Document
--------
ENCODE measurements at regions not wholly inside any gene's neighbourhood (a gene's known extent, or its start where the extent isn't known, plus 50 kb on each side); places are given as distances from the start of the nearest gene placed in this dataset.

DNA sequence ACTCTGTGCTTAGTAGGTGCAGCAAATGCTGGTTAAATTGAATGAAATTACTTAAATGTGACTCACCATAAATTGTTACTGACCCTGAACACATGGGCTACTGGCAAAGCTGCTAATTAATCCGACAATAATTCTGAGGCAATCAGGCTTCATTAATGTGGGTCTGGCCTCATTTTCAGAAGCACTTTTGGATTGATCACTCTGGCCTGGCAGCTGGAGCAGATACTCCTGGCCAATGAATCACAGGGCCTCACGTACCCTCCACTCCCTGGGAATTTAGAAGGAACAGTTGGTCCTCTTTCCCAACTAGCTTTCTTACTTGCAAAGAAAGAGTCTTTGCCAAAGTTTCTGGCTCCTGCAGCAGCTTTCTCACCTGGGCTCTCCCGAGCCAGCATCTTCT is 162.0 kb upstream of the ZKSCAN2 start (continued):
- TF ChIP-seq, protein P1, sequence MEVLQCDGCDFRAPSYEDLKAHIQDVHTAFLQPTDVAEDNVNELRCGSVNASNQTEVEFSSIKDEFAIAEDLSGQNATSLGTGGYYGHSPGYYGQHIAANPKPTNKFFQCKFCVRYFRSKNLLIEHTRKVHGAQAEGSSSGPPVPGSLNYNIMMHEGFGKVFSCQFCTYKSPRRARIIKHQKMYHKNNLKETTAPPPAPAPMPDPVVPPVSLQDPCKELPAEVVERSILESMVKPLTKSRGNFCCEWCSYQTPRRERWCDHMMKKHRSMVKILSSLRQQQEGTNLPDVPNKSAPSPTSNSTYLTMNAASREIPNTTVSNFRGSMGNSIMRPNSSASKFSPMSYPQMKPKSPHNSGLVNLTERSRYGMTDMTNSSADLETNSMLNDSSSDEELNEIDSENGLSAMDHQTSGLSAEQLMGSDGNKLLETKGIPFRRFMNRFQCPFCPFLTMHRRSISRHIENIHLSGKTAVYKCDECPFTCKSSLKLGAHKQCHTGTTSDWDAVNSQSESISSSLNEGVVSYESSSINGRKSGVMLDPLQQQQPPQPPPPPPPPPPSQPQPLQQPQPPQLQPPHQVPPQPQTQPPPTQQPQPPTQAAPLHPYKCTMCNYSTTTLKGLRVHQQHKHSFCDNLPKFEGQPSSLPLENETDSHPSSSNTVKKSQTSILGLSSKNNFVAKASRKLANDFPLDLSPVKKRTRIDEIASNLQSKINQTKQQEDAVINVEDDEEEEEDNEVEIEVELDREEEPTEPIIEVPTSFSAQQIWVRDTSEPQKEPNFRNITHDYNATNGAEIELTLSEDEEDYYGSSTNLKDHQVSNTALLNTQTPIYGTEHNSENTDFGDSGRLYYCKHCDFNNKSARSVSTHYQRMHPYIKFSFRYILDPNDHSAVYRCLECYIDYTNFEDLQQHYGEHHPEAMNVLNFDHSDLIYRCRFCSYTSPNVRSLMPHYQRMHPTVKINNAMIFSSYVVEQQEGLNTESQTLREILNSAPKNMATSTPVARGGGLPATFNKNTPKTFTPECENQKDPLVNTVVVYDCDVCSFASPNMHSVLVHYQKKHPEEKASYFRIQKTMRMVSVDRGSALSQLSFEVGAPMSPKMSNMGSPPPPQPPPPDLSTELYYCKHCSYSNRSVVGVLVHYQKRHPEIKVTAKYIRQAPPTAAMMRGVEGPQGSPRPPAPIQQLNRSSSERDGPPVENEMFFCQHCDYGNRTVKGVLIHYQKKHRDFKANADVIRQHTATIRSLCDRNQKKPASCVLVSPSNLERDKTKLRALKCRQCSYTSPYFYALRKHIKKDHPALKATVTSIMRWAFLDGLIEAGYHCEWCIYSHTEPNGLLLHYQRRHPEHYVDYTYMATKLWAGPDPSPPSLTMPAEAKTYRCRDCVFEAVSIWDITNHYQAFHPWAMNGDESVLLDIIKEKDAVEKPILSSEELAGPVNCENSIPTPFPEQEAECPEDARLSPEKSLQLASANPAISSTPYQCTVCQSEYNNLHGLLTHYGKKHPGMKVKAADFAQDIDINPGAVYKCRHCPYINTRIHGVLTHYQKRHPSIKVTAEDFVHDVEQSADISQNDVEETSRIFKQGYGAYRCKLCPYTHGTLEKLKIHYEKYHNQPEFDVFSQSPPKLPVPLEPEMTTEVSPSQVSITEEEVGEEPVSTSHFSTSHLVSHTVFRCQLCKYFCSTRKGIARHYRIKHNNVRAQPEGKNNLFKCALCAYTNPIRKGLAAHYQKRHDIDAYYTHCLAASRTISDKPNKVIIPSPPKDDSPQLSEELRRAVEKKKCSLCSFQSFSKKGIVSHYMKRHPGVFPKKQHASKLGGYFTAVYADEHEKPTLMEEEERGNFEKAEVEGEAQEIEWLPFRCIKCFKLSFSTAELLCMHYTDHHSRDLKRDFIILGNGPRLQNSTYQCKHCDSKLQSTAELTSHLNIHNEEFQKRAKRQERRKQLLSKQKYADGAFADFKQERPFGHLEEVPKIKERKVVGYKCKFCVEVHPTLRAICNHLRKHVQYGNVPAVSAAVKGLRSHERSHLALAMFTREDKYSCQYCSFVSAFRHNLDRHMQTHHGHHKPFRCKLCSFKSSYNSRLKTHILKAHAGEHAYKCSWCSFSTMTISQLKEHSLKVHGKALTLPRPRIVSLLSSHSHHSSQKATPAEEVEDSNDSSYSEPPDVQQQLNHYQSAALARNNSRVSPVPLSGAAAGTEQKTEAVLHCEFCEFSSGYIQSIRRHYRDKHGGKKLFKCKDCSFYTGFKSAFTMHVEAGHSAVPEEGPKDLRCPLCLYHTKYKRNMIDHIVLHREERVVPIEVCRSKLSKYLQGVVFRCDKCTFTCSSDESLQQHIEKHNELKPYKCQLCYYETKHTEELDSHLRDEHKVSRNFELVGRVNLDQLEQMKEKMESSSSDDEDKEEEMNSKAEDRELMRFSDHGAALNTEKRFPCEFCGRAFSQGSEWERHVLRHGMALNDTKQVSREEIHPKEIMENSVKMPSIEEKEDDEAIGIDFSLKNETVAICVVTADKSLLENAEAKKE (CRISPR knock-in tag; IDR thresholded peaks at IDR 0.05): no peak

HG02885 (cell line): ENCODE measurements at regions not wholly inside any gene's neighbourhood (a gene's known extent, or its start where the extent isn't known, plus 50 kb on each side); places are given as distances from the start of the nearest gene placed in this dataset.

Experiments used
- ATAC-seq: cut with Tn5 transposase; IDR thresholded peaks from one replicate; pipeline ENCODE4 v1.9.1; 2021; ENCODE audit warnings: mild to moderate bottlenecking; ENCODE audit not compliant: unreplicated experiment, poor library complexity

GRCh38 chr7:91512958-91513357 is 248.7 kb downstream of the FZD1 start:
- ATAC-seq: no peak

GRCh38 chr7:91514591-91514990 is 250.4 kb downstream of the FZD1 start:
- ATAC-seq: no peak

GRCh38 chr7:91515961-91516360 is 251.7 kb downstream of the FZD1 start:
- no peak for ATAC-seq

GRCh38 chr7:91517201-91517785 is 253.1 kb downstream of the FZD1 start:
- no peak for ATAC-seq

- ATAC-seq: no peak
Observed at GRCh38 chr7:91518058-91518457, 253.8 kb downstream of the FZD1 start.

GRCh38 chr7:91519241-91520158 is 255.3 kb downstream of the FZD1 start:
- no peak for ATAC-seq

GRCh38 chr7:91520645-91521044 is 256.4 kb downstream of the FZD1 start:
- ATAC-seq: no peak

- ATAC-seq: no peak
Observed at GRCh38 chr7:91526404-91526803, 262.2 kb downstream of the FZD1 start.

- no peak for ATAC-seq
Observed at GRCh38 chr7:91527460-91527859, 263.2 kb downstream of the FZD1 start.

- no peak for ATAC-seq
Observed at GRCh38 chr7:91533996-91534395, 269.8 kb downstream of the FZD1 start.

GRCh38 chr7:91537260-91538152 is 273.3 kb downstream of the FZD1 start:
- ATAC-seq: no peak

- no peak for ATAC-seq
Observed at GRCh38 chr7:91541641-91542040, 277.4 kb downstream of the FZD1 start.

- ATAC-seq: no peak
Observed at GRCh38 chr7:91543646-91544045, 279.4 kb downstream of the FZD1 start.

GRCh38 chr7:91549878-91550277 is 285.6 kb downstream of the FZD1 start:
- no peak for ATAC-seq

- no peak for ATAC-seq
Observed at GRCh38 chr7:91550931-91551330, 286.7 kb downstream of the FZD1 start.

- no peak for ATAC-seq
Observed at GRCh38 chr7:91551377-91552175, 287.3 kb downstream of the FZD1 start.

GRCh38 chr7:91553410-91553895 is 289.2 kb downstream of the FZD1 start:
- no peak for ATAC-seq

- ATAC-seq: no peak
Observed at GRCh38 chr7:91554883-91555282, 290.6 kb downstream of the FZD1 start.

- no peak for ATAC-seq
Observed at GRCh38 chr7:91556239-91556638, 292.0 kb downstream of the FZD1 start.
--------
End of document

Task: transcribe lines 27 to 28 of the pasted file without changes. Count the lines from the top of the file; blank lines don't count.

GRCh38 chr7:91537260-91538152 is 273.3 kb downstream of the FZD1 start:
- ATAC-seq: no peak